This is the stage in drawing I have nicknamed the 'muddy' stage, because if my customers saw it right now, they'd wonder why on earth they hired me - it looks pretty awful right now!
 
STEP 3
 
More dark areas of the hair are added, hair is filled in - noting the geometric shapes of dark versus light areas.
 
Once more of the dark is put in, I turn both the reference photo and the artwork upside down to be able to identify shapes that need adjusting.  Some detailing of the eyes is done at this time. Many times I'll turn the art and the reference photo sideways also.
 
I try to look at them from as many views as I can.
   
STEP 4
 
Now I'm thinking - 'do I have a likeness?'
 
This part is harder for me to explain, but I'll try. If my reaction to the artwork is a little ho-hum, I realize I haven't attained a likeness...it's missing the spark of that person - so I think and look - what makes that person unique?  Is it the little dimple, do the eyes need a little more sparkle, a little more crinkle at the edge...? If it doesn't have that spark of the person or animal in it, I keep looking for that special 'it.'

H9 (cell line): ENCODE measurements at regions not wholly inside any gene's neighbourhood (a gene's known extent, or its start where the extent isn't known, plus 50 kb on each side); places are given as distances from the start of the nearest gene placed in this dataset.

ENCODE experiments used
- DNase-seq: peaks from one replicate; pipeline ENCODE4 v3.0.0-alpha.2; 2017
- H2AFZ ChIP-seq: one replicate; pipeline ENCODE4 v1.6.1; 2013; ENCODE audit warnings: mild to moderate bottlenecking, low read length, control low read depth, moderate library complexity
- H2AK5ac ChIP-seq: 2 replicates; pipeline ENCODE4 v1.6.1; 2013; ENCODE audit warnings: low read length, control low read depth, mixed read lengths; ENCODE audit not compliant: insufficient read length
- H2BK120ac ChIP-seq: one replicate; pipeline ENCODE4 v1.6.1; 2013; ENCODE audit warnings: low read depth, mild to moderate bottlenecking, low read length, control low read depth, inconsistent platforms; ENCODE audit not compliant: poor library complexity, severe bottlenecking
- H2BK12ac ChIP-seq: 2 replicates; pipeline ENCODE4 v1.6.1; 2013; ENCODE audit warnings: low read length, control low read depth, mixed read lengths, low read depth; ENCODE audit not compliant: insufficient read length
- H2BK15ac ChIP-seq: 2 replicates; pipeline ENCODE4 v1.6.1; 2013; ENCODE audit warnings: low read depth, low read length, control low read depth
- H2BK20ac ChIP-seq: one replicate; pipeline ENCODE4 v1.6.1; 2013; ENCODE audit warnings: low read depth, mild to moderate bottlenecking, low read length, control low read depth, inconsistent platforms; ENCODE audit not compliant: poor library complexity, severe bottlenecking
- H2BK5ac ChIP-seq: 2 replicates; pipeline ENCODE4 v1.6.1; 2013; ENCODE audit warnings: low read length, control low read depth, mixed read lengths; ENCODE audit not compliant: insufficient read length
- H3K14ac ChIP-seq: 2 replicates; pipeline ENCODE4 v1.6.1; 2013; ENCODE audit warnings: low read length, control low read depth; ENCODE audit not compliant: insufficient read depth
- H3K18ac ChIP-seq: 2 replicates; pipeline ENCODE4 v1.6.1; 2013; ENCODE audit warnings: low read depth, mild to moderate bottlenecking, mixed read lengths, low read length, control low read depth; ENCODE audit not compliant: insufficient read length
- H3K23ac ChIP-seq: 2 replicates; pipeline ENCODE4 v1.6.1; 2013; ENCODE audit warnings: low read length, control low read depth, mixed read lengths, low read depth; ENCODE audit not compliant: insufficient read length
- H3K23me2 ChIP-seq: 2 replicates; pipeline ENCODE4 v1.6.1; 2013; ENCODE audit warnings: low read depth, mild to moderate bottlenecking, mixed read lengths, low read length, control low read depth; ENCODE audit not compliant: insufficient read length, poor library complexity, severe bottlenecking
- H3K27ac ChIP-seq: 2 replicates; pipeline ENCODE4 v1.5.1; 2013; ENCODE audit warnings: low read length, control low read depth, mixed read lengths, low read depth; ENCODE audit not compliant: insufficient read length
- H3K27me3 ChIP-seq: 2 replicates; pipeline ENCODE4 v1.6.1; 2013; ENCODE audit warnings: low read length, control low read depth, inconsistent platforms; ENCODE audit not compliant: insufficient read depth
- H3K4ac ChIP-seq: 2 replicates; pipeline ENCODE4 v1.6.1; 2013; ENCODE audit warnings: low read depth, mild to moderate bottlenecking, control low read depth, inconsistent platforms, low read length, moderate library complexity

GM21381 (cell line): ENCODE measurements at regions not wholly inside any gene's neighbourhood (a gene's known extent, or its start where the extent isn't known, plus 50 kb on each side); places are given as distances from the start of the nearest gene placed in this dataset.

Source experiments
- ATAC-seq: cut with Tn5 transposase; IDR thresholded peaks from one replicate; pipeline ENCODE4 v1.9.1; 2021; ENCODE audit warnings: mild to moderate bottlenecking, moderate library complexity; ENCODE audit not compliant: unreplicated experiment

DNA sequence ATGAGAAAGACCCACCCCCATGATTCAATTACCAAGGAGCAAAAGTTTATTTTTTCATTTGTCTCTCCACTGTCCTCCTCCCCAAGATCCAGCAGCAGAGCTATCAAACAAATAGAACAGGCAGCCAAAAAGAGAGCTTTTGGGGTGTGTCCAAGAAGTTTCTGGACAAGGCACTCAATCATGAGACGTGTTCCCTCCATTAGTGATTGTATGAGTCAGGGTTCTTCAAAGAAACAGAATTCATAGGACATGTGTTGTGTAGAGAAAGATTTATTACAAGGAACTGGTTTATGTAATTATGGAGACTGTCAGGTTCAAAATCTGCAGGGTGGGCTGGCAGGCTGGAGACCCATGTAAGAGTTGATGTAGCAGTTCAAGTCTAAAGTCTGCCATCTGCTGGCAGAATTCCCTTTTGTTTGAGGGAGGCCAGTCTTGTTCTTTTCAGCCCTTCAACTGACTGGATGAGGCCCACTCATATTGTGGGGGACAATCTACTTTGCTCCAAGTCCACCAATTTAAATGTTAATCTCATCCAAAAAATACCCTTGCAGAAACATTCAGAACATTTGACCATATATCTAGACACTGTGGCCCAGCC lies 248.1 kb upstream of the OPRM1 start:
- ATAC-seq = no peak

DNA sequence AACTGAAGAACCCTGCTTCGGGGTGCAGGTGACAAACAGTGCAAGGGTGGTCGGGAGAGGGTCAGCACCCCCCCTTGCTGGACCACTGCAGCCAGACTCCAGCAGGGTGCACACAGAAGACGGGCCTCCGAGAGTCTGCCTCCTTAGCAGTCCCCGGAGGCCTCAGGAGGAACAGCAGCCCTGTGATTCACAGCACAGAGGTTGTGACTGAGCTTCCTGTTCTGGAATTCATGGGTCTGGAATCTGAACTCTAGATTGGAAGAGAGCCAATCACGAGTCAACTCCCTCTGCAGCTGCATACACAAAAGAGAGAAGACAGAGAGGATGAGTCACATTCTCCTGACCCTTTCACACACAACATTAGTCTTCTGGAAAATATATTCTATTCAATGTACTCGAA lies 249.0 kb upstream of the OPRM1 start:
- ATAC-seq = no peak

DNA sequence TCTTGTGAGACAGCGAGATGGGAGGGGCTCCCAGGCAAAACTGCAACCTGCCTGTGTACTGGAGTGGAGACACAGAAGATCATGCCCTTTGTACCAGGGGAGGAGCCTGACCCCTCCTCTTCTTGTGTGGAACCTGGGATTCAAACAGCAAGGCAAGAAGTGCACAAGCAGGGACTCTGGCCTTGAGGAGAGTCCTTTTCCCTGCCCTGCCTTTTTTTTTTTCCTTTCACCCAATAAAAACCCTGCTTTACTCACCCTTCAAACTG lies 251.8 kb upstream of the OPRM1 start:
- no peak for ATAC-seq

I'm looking for the personality.
 
I touch up small dark areas with a tortillion (like a loose blending stump - a rolled up paper used for blending) and I touch up light areas with the kneaded rubber eraser.
 
 
STEP 5
 
Highlights in hair and face are brought out. This is where the 'painting with graphite' comes in.